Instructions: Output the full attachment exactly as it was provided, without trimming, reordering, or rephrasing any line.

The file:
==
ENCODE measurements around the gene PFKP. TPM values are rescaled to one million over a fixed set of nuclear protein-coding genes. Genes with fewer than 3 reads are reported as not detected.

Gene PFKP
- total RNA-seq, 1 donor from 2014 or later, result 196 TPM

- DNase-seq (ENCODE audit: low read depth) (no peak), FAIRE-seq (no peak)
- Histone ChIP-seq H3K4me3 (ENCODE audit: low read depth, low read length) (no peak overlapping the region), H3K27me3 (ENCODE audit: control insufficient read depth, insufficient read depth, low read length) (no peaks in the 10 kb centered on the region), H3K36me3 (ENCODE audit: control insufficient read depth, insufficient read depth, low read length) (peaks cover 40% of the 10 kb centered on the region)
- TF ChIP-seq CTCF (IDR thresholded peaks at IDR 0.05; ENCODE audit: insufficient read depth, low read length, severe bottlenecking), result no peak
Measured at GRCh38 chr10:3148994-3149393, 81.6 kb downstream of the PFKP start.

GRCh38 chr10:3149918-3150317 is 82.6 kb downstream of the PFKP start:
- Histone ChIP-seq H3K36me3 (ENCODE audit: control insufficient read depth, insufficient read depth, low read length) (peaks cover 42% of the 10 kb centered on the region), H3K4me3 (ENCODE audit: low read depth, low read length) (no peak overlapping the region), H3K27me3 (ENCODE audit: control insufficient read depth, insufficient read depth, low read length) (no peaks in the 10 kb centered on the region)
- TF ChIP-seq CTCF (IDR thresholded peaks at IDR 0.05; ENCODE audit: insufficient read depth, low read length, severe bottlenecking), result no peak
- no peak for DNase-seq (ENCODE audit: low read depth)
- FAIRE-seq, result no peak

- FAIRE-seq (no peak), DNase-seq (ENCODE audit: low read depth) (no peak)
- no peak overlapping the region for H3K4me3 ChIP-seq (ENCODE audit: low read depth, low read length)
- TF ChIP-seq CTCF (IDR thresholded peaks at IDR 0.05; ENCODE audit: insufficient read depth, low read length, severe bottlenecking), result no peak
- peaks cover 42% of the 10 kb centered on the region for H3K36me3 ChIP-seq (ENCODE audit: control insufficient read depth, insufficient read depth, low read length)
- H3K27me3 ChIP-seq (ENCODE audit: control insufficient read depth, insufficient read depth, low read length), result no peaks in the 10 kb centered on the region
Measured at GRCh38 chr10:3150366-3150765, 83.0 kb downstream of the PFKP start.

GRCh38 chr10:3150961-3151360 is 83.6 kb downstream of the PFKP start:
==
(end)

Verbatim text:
ENCODE measurements around the gene PFKP. TPM values are rescaled to one million over a fixed set of nuclear protein-coding genes. Genes with fewer than 3 reads are reported as not detected.

Gene PFKP
- total RNA-seq, 1 donor from 2014 or later, result 196 TPM

- DNase-seq (ENCODE audit: low read depth) (no peak), FAIRE-seq (no peak)
- Histone ChIP-seq H3K4me3 (ENCODE audit: low read depth, low read length) (no peak overlapping the region), H3K27me3 (ENCODE audit: control insufficient read depth, insufficient read depth, low read length) (no peaks in the 10 kb centered on the region), H3K36me3 (ENCODE audit: control insufficient read depth, insufficient read depth, low read length) (peaks cover 40% of the 10 kb centered on the region)
- TF ChIP-seq CTCF (IDR thresholded peaks at IDR 0.05; ENCODE audit: insufficient read depth, low read length, severe bottlenecking), result no peak
Measured at GRCh38 chr10:3148994-3149393, 81.6 kb downstream of the PFKP start.

GRCh38 chr10:3149918-3150317 is 82.6 kb downstream of the PFKP start:
- Histone ChIP-seq H3K36me3 (ENCODE audit: control insufficient read depth, insufficient read depth, low read length) (peaks cover 42% of the 10 kb centered on the region), H3K4me3 (ENCODE audit: low read depth, low read length) (no peak overlapping the region), H3K27me3 (ENCODE audit: control insufficient read depth, insufficient read depth, low read length) (no peaks in the 10 kb centered on the region)
- TF ChIP-seq CTCF (IDR thresholded peaks at IDR 0.05; ENCODE audit: insufficient read depth, low read length, severe bottlenecking), result no peak
- no peak for DNase-seq (ENCODE audit: low read depth)
- FAIRE-seq, result no peak

- FAIRE-seq (no peak), DNase-seq (ENCODE audit: low read depth) (no peak)
- no peak overlapping the region for H3K4me3 ChIP-seq (ENCODE audit: low read depth, low read length)
- TF ChIP-seq CTCF (IDR thresholded peaks at IDR 0.05; ENCODE audit: insufficient read depth, low read length, severe bottlenecking), result no peak
- peaks cover 42% of the 10 kb centered on the region for H3K36me3 ChIP-seq (ENCODE audit: control insufficient read depth, insufficient read depth, low read length)
- H3K27me3 ChIP-seq (ENCODE audit: control insufficient read depth, insufficient read depth, low read length), result no peaks in the 10 kb centered on the region
Measured at GRCh38 chr10:3150366-3150765, 83.0 kb downstream of the PFKP start.

GRCh38 chr10:3150961-3151360 is 83.6 kb downstream of the PFKP start: